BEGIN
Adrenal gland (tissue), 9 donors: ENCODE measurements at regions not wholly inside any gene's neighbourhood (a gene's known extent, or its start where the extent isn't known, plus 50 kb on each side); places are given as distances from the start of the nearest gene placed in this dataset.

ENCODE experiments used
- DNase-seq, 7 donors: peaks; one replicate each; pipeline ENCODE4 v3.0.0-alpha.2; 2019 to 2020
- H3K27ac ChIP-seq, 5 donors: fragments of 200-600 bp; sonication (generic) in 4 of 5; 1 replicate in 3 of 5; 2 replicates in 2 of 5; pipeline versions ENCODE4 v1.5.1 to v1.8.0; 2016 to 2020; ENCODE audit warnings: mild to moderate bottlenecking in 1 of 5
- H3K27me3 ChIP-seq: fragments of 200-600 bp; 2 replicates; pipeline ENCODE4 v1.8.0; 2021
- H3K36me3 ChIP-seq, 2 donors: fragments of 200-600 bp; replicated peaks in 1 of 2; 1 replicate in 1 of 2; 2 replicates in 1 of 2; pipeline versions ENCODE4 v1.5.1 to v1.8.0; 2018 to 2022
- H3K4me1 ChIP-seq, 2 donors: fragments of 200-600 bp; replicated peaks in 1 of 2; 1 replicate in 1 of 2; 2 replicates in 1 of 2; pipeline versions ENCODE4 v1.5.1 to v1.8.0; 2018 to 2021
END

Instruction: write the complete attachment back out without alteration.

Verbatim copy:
Adrenal gland (tissue), 9 donors: ENCODE measurements at regions not wholly inside any gene's neighbourhood (a gene's known extent, or its start where the extent isn't known, plus 50 kb on each side); places are given as distances from the start of the nearest gene placed in this dataset.

ENCODE experiments used
- DNase-seq, 7 donors: peaks; one replicate each; pipeline ENCODE4 v3.0.0-alpha.2; 2019 to 2020
- H3K27ac ChIP-seq, 5 donors: fragments of 200-600 bp; sonication (generic) in 4 of 5; 1 replicate in 3 of 5; 2 replicates in 2 of 5; pipeline versions ENCODE4 v1.5.1 to v1.8.0; 2016 to 2020; ENCODE audit warnings: mild to moderate bottlenecking in 1 of 5
- H3K27me3 ChIP-seq: fragments of 200-600 bp; 2 replicates; pipeline ENCODE4 v1.8.0; 2021
- H3K36me3 ChIP-seq, 2 donors: fragments of 200-600 bp; replicated peaks in 1 of 2; 1 replicate in 1 of 2; 2 replicates in 1 of 2; pipeline versions ENCODE4 v1.5.1 to v1.8.0; 2018 to 2022
- H3K4me1 ChIP-seq, 2 donors: fragments of 200-600 bp; replicated peaks in 1 of 2; 1 replicate in 1 of 2; 2 replicates in 1 of 2; pipeline versions ENCODE4 v1.5.1 to v1.8.0; 2018 to 2021